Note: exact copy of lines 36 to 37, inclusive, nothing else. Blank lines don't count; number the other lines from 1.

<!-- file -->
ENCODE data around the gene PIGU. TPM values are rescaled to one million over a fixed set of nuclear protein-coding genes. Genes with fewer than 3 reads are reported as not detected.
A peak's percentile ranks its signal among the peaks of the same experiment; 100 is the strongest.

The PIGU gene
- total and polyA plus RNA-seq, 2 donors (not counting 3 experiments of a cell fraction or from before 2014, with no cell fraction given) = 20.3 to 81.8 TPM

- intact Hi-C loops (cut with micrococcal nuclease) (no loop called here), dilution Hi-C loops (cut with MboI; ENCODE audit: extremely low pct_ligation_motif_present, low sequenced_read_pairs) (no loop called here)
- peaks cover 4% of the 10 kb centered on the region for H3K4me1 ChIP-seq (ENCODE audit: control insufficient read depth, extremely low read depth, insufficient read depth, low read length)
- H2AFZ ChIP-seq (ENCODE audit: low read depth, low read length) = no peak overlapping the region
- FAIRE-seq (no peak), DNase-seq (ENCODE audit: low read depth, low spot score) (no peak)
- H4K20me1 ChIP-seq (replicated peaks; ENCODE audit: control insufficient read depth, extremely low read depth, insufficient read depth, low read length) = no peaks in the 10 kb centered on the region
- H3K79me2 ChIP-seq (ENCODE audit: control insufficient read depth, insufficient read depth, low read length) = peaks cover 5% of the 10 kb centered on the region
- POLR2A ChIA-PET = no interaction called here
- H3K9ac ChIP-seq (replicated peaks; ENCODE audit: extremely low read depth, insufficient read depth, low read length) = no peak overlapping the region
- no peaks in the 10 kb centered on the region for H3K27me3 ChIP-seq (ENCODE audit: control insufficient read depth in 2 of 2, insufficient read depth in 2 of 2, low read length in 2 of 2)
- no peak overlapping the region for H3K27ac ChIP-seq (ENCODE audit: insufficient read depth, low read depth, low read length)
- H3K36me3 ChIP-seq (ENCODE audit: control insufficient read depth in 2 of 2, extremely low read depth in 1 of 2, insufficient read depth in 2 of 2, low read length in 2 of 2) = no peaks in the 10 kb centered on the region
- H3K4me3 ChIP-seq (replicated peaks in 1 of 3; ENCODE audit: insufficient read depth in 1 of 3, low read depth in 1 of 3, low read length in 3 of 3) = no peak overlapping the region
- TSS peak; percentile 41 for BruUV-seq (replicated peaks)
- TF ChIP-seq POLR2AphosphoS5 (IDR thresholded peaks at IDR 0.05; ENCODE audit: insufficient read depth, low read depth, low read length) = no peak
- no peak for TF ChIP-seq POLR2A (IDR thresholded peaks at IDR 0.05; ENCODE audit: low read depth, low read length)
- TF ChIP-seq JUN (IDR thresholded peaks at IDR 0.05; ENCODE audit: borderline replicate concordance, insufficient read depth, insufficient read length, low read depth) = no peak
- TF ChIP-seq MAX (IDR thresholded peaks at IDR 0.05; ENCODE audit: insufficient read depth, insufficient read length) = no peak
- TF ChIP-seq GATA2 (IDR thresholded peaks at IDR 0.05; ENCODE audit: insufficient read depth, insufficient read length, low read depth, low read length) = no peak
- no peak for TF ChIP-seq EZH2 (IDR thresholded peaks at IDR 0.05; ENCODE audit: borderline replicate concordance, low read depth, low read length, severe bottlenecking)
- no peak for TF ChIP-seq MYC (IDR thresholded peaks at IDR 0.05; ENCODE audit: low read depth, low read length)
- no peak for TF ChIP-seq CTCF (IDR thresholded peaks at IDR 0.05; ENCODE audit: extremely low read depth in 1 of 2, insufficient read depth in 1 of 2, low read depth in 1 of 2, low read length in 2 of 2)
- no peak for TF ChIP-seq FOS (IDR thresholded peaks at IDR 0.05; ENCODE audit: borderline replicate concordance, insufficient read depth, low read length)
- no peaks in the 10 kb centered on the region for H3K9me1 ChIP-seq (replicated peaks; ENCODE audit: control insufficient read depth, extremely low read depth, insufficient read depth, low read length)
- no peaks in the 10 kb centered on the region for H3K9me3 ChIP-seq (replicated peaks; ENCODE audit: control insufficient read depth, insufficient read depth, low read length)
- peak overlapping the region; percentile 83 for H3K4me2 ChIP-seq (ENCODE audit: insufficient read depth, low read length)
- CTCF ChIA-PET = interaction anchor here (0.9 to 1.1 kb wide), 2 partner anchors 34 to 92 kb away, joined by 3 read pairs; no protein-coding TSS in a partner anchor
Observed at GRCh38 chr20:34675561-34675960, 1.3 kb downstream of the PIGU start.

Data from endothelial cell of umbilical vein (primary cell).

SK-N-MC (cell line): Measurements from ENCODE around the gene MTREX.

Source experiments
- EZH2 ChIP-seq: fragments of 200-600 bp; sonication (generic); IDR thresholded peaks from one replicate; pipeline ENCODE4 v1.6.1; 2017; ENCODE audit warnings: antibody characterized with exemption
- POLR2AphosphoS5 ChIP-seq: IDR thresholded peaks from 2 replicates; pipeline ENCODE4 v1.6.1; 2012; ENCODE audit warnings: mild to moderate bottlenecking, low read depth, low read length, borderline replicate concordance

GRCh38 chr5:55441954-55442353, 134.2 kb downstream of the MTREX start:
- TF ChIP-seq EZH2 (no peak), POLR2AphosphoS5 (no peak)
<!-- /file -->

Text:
- POLR2AphosphoS5 ChIP-seq: IDR thresholded peaks from 2 replicates; pipeline ENCODE4 v1.6.1; 2012; ENCODE audit warnings: mild to moderate bottlenecking, low read depth, low read length, borderline replicate concordance

GRCh38 chr5:55441954-55442353, 134.2 kb downstream of the MTREX start: